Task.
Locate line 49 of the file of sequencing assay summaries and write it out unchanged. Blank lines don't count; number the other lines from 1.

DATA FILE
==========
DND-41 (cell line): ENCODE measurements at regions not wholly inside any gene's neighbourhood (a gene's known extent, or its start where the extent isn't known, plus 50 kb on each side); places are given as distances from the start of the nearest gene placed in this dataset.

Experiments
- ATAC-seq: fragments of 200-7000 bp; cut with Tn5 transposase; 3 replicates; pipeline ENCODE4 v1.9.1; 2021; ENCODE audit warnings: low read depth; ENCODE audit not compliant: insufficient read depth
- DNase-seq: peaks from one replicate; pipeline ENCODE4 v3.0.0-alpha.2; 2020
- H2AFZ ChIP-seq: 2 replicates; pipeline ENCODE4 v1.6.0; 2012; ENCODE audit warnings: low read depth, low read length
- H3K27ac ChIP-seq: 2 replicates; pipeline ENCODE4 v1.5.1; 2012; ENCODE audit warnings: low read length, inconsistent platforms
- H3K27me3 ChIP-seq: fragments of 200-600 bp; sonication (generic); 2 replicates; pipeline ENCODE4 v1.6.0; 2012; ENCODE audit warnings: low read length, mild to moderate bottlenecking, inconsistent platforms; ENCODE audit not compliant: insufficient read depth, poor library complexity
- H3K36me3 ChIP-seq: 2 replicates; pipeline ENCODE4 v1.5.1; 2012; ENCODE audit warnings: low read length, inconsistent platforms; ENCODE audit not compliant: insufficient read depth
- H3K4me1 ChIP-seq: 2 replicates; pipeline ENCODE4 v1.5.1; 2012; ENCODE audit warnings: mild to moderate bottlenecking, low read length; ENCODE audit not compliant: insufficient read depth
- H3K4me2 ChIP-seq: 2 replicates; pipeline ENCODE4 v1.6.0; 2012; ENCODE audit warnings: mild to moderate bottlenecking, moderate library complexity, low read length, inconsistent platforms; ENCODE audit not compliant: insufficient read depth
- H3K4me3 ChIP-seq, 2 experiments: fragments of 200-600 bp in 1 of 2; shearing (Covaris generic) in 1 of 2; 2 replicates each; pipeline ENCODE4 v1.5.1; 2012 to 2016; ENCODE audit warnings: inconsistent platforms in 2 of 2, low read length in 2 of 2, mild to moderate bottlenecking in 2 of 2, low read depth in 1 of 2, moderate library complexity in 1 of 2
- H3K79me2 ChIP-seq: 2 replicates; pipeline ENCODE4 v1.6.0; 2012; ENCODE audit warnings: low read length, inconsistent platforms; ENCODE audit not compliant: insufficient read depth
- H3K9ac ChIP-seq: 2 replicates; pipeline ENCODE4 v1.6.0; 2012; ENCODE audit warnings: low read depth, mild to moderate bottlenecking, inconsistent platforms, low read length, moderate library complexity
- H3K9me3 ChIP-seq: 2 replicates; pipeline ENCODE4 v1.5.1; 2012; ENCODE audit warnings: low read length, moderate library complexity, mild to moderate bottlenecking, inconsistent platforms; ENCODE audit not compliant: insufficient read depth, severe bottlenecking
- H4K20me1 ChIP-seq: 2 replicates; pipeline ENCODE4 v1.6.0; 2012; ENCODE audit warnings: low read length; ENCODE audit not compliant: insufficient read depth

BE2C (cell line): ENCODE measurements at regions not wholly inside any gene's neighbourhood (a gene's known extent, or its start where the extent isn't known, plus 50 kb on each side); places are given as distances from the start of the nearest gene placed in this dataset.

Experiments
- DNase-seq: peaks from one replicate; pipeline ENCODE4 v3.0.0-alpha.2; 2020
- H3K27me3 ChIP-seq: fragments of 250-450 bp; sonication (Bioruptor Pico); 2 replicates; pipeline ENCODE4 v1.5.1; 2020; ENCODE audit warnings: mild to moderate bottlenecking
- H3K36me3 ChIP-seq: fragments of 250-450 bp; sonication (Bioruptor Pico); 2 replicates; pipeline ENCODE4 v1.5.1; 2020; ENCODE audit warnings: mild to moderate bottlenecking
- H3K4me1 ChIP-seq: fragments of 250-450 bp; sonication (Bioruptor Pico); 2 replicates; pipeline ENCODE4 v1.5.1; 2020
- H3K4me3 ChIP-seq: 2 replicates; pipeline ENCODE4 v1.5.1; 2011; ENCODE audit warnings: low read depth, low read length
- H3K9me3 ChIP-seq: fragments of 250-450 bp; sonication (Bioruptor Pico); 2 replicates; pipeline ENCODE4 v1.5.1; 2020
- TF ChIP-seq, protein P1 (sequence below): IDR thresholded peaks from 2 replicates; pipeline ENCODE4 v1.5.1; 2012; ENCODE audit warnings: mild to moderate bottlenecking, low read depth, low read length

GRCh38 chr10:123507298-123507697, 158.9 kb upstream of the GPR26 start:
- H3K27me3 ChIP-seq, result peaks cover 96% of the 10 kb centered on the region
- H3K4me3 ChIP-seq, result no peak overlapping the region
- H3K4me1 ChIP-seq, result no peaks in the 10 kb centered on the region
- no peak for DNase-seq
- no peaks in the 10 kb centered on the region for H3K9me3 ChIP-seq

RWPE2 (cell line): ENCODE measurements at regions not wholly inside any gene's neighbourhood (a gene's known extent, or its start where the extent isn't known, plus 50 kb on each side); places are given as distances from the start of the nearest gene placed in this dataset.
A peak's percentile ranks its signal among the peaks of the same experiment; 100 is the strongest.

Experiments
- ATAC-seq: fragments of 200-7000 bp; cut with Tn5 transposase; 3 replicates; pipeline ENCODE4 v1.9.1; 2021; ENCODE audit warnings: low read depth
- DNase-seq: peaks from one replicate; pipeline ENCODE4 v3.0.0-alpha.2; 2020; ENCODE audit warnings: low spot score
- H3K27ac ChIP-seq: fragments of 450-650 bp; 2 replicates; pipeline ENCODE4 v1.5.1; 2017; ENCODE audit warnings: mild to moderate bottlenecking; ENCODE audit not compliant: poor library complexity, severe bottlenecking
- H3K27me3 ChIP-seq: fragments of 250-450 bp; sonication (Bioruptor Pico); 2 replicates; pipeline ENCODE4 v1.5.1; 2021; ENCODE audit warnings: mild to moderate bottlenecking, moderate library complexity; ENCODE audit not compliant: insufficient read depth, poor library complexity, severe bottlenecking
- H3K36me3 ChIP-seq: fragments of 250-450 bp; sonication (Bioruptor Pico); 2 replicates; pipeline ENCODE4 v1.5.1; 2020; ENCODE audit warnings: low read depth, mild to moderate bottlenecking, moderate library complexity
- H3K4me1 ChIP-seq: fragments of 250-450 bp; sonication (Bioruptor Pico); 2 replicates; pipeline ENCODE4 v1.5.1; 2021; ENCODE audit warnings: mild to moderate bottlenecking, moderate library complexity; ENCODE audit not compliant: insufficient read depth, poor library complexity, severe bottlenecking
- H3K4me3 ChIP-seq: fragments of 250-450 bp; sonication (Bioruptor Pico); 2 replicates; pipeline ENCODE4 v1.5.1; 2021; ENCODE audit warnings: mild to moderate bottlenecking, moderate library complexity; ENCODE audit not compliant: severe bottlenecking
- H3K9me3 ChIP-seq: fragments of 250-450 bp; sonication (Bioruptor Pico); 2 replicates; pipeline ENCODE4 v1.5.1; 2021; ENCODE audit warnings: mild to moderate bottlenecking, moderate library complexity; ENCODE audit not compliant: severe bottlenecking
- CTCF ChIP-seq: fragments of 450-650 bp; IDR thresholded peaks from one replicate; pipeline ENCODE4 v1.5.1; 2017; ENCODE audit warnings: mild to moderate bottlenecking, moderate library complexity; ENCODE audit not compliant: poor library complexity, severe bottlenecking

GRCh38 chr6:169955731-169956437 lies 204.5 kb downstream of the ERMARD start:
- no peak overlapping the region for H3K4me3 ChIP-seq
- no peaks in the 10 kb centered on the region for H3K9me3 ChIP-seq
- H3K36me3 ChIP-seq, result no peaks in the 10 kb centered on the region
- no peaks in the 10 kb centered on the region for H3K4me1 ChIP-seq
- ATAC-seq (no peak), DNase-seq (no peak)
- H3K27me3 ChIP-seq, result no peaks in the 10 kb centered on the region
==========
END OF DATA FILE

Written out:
- H3K27me3 ChIP-seq, result no peaks in the 10 kb centered on the region